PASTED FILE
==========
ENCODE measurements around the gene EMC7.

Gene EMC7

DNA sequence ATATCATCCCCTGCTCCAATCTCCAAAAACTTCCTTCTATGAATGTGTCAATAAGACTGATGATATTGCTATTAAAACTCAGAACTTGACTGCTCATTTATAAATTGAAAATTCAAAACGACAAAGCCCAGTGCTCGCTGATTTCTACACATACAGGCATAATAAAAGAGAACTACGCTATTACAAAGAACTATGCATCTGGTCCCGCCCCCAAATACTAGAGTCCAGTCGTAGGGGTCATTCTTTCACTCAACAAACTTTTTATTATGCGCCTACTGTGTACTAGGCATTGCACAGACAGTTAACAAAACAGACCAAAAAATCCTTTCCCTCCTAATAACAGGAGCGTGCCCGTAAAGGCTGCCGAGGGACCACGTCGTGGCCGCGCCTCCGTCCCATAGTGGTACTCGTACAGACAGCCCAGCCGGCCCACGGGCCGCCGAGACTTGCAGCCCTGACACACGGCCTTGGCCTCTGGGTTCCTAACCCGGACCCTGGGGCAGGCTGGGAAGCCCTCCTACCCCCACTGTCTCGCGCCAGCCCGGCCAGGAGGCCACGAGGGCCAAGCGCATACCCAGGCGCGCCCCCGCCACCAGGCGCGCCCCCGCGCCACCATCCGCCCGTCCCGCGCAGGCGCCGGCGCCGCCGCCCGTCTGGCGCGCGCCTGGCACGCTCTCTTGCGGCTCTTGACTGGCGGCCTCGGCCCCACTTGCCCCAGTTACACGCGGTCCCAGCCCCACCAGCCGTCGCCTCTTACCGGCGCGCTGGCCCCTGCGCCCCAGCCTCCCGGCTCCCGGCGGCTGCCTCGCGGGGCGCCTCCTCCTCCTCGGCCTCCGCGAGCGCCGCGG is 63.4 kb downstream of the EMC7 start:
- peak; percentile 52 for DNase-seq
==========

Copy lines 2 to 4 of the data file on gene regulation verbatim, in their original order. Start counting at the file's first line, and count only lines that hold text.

Gene EMC7

DNA sequence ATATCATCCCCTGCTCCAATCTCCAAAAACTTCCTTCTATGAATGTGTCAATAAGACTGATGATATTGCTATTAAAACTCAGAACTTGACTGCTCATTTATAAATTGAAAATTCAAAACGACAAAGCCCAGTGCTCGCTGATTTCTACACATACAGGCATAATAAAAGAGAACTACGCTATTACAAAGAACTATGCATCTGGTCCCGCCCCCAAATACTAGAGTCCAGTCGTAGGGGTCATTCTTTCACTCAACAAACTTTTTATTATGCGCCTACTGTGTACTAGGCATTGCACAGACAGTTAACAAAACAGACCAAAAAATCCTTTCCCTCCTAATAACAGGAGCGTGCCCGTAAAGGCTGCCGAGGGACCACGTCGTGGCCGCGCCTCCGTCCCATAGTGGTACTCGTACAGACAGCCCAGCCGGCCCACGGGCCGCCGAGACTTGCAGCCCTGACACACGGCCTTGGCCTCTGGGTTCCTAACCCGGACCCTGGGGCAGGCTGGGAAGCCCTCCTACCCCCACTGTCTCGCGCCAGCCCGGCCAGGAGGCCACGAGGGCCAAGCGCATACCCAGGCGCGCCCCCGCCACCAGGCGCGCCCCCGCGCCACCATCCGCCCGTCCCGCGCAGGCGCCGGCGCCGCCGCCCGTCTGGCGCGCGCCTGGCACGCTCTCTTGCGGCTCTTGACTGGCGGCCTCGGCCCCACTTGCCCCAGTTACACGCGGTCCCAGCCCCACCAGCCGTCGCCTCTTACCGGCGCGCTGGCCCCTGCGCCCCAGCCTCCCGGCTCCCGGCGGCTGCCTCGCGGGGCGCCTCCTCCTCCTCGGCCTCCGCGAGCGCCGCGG is 63.4 kb downstream of the EMC7 start:
- peak; percentile 52 for DNase-seq